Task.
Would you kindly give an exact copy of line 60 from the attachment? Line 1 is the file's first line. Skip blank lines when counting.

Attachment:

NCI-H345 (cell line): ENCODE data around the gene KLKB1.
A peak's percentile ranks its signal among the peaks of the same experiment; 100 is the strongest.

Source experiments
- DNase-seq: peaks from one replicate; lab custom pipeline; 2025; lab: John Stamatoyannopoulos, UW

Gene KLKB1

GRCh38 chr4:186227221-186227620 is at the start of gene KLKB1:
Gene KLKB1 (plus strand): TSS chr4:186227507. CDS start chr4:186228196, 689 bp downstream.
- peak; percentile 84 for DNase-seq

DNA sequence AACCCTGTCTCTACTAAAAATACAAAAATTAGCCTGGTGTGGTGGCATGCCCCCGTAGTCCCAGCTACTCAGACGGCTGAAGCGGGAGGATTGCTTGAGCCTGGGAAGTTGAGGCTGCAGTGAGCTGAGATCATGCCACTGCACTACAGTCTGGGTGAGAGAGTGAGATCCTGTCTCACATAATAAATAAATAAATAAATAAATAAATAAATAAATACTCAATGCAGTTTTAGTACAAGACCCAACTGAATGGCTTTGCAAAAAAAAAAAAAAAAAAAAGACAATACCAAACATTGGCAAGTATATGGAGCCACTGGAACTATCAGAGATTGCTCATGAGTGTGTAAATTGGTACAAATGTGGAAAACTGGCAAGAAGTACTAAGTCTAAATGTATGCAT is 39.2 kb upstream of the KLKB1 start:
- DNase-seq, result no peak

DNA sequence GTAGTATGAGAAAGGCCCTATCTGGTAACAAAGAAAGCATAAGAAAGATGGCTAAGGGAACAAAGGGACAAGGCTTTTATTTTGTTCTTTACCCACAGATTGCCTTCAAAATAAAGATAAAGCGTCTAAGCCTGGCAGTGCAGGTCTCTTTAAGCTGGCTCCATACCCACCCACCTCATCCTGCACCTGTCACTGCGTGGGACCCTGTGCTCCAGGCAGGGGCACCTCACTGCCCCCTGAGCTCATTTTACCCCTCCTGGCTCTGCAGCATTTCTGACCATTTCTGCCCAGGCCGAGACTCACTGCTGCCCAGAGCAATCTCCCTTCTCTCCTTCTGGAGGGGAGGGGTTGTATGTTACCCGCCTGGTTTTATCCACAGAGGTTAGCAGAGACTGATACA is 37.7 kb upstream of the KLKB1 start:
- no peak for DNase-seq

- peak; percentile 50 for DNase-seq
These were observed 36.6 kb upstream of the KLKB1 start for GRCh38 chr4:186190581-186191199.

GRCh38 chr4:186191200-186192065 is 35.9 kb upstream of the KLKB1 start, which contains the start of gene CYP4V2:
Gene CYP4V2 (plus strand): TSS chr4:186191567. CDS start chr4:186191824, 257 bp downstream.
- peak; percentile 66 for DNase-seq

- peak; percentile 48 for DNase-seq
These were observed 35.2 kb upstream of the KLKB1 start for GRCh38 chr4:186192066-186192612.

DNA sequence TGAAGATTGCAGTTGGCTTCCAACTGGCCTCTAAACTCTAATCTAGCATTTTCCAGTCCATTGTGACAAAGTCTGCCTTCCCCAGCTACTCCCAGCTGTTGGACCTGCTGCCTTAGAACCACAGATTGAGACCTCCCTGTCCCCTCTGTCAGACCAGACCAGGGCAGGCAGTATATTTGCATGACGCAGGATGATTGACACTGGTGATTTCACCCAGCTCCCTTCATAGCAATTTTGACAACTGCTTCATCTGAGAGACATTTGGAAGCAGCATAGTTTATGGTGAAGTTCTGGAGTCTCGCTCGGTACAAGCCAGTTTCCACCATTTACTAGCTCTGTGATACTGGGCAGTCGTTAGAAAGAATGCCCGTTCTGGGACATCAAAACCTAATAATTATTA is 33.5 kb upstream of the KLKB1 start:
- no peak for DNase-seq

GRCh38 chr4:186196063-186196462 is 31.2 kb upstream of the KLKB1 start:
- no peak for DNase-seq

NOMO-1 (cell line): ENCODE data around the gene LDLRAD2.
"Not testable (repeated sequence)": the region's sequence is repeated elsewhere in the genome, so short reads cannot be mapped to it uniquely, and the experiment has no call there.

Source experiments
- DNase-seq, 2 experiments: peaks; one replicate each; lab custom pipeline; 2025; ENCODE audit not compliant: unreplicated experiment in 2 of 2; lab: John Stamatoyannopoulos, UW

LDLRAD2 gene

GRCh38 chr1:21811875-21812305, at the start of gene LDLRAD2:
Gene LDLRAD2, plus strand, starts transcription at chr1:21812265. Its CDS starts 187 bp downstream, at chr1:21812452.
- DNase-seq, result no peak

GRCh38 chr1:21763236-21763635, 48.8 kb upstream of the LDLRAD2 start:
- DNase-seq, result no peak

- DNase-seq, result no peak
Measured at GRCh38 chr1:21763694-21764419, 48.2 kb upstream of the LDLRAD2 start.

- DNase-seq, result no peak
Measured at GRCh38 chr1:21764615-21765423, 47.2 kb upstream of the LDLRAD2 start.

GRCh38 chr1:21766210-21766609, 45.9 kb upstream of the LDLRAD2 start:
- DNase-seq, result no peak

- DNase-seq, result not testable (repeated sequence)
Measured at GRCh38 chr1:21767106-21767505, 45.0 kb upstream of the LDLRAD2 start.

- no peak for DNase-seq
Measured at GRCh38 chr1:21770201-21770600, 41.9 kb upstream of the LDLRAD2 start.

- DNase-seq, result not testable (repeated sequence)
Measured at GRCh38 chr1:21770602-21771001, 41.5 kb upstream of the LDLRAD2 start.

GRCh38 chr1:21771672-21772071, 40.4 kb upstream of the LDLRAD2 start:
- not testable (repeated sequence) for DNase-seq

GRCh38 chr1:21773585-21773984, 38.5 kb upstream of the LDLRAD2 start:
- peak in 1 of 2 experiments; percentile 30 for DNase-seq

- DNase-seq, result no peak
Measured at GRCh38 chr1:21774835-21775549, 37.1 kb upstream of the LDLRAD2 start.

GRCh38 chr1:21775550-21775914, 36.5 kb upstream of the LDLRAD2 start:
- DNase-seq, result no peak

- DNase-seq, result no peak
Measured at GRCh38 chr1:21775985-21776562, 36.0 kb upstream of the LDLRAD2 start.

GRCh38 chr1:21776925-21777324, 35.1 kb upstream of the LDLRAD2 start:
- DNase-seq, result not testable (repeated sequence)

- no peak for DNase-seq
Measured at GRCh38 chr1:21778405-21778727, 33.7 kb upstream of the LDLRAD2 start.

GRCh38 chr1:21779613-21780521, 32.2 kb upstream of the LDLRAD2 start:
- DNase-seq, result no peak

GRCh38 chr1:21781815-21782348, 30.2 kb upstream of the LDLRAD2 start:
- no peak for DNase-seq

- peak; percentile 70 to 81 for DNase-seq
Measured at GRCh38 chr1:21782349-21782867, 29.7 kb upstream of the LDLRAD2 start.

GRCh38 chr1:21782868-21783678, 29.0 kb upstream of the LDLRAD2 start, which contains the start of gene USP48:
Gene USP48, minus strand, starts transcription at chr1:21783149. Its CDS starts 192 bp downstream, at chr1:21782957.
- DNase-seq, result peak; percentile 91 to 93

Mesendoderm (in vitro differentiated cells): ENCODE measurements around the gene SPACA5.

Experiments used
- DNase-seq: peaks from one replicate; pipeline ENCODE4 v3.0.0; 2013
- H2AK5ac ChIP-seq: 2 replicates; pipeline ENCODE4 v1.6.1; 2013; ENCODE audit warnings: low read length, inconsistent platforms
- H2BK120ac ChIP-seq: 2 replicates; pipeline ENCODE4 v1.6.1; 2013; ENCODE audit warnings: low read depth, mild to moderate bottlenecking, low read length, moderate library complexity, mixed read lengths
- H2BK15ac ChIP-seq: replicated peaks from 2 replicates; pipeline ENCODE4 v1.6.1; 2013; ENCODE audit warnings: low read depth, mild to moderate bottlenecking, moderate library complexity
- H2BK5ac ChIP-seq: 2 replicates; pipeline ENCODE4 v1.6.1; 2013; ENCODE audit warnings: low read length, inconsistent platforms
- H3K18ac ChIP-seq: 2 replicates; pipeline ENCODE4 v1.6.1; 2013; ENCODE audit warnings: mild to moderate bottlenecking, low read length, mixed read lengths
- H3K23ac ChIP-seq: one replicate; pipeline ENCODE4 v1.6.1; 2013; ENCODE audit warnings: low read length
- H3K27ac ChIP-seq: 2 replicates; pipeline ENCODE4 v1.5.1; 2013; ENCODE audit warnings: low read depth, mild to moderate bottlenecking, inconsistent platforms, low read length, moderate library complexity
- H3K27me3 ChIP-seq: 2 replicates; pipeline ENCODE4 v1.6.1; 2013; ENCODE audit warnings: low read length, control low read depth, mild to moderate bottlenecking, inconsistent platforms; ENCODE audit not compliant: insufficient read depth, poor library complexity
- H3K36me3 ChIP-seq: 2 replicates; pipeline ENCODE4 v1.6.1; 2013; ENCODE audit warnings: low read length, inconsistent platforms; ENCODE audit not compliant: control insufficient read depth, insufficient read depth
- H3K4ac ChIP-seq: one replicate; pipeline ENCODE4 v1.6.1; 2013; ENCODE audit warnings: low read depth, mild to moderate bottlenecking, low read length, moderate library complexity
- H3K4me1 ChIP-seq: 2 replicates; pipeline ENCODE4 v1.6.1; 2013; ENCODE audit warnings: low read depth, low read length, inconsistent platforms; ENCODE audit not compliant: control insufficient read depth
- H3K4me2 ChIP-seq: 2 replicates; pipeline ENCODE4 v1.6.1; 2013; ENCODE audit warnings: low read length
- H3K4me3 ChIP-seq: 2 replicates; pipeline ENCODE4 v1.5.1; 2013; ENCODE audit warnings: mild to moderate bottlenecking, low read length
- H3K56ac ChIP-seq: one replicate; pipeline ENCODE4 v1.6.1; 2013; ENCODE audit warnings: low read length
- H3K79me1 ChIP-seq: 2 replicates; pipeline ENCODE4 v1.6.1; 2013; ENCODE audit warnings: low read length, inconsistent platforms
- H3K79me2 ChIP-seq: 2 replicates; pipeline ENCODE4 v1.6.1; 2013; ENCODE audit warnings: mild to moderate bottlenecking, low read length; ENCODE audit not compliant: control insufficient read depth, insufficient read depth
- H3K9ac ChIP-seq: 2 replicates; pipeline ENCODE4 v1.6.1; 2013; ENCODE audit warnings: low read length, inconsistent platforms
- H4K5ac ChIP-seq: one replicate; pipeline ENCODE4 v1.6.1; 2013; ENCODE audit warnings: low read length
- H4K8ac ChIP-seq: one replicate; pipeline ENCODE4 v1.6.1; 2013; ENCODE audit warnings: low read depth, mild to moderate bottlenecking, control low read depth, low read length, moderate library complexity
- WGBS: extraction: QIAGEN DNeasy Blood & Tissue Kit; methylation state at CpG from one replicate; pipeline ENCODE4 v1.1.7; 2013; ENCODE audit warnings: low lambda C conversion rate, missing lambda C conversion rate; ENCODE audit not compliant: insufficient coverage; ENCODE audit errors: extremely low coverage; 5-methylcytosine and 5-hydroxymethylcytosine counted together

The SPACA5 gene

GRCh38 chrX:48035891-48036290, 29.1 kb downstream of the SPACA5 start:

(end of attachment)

GRCh38 chr1:21779613-21780521, 32.2 kb upstream of the LDLRAD2 start: